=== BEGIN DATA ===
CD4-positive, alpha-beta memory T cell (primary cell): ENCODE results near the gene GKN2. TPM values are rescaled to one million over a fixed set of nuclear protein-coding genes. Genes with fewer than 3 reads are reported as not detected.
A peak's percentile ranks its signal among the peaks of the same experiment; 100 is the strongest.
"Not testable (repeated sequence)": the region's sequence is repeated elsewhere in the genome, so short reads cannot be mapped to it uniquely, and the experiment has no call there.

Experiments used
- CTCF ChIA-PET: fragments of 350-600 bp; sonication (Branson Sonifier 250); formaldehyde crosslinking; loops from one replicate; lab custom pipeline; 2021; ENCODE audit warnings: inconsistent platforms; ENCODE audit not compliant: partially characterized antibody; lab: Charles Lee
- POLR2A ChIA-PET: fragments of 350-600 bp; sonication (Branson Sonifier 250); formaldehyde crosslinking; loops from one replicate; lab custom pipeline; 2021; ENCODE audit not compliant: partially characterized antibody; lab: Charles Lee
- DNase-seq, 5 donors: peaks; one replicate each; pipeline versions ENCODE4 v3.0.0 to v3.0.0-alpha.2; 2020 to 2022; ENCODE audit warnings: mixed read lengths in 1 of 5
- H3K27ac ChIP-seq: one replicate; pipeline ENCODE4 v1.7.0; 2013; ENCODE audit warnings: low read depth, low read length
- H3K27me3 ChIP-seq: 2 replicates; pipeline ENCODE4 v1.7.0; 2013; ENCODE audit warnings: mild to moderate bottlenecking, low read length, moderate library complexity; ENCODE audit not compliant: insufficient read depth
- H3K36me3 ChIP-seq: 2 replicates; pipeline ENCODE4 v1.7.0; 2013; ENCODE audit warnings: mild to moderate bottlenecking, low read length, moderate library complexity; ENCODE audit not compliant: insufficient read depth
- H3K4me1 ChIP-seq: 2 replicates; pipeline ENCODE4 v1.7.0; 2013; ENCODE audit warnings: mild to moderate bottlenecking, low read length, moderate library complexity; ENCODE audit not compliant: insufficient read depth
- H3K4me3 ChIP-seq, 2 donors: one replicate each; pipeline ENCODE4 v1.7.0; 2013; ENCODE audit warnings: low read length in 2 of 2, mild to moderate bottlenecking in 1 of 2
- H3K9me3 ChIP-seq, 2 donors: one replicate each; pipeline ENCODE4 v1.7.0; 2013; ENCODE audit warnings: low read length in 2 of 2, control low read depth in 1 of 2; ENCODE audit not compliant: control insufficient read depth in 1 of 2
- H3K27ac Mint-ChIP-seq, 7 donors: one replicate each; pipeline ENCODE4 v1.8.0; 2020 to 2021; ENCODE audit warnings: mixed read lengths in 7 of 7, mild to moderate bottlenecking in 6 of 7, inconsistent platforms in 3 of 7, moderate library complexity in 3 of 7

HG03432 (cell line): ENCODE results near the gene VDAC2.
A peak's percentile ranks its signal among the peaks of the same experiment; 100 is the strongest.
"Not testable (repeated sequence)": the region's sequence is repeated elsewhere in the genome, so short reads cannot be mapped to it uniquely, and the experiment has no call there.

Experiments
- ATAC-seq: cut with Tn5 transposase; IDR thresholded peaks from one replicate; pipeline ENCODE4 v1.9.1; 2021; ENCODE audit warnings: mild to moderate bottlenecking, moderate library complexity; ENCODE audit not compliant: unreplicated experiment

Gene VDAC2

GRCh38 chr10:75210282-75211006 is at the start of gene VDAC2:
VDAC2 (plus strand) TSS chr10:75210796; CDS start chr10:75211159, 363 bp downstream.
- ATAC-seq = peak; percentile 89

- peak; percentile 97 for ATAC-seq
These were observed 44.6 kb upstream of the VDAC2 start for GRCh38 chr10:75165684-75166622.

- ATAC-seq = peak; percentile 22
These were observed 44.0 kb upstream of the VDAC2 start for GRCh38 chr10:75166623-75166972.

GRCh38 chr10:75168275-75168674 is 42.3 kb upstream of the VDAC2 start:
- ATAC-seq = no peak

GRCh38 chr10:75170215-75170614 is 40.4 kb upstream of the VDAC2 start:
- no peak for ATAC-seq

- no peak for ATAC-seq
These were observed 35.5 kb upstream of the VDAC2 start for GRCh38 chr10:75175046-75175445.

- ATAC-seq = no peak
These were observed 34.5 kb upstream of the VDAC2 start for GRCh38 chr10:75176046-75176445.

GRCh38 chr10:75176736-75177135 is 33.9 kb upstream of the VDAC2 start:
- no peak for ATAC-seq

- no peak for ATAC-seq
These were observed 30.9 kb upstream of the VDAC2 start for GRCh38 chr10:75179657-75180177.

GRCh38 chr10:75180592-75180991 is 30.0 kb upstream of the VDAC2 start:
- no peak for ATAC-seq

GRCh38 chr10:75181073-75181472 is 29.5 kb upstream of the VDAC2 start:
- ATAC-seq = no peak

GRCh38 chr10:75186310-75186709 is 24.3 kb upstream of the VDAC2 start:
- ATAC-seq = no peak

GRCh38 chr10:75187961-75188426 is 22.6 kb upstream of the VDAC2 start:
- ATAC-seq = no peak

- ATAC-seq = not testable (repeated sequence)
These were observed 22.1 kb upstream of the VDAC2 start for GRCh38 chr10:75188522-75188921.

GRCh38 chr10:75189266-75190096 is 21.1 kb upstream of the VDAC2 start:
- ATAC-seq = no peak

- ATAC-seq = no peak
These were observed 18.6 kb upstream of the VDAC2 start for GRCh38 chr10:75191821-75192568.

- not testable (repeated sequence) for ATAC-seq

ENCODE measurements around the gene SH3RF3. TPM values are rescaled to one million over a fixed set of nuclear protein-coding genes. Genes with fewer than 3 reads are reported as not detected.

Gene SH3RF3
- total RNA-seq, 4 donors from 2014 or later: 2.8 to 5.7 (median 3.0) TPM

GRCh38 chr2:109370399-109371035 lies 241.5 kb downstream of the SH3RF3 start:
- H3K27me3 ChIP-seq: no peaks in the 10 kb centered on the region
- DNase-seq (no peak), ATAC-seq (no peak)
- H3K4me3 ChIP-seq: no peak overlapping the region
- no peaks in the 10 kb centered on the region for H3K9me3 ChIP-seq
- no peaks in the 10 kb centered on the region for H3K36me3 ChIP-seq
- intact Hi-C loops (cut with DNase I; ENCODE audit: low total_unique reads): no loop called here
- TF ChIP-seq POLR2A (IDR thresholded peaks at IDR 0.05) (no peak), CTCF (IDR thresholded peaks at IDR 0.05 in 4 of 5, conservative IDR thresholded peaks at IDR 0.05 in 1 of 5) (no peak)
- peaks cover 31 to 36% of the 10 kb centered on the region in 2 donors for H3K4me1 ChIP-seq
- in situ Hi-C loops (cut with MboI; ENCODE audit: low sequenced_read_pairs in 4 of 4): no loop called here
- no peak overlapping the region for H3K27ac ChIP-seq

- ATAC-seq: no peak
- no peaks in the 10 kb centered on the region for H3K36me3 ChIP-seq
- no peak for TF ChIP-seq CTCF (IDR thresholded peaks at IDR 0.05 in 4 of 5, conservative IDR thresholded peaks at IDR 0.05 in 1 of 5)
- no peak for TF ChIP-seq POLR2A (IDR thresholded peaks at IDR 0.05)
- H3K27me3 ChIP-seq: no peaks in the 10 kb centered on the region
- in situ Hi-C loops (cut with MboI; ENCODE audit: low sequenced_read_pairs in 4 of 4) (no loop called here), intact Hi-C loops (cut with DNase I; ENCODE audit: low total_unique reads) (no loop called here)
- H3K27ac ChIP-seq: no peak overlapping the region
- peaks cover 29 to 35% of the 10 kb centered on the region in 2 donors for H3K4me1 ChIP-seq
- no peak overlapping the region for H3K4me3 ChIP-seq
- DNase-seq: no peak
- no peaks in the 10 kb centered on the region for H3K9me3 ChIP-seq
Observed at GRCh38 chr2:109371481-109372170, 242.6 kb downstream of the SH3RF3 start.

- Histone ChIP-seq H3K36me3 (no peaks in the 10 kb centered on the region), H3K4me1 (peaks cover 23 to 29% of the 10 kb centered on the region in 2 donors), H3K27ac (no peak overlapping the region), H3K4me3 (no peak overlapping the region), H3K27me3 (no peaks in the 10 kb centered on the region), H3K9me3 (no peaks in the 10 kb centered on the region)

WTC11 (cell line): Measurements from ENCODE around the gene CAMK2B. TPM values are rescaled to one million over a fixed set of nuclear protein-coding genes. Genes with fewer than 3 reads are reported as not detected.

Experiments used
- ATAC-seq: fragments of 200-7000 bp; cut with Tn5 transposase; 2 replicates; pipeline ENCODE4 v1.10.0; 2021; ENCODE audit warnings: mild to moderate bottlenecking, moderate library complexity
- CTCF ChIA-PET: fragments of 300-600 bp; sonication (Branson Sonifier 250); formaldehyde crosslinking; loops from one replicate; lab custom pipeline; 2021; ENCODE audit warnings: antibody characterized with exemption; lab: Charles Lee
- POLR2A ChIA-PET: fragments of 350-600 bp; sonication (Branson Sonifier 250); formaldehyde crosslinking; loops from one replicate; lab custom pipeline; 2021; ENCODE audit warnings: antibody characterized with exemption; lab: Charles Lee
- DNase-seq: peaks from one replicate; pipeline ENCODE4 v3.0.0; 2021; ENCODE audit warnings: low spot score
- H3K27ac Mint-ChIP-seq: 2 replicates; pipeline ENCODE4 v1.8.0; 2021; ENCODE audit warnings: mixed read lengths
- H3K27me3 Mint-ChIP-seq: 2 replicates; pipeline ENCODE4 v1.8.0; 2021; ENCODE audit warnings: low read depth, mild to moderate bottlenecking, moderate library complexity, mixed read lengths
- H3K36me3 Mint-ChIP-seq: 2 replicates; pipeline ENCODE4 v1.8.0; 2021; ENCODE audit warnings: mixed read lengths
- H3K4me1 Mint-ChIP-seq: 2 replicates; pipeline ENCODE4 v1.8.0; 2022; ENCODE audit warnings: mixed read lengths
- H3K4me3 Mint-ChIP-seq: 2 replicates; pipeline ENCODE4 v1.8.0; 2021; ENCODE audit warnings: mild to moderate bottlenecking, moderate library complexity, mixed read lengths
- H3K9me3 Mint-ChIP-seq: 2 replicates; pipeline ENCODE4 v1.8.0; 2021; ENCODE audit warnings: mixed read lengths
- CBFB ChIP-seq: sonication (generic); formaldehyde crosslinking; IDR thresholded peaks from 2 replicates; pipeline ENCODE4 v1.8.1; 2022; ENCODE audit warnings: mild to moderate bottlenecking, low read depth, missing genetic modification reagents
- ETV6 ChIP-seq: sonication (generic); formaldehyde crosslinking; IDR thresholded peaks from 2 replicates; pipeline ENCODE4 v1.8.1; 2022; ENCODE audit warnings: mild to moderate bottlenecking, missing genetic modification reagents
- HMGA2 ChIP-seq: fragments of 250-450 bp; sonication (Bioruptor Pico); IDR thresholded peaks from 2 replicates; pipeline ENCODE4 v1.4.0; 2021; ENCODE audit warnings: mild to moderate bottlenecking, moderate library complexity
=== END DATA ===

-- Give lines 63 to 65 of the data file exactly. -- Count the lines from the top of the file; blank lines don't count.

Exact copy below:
- no peaks in the 10 kb centered on the region for H3K36me3 ChIP-seq
- intact Hi-C loops (cut with DNase I; ENCODE audit: low total_unique reads): no loop called here
- TF ChIP-seq POLR2A (IDR thresholded peaks at IDR 0.05) (no peak), CTCF (IDR thresholded peaks at IDR 0.05 in 4 of 5, conservative IDR thresholded peaks at IDR 0.05 in 1 of 5) (no peak)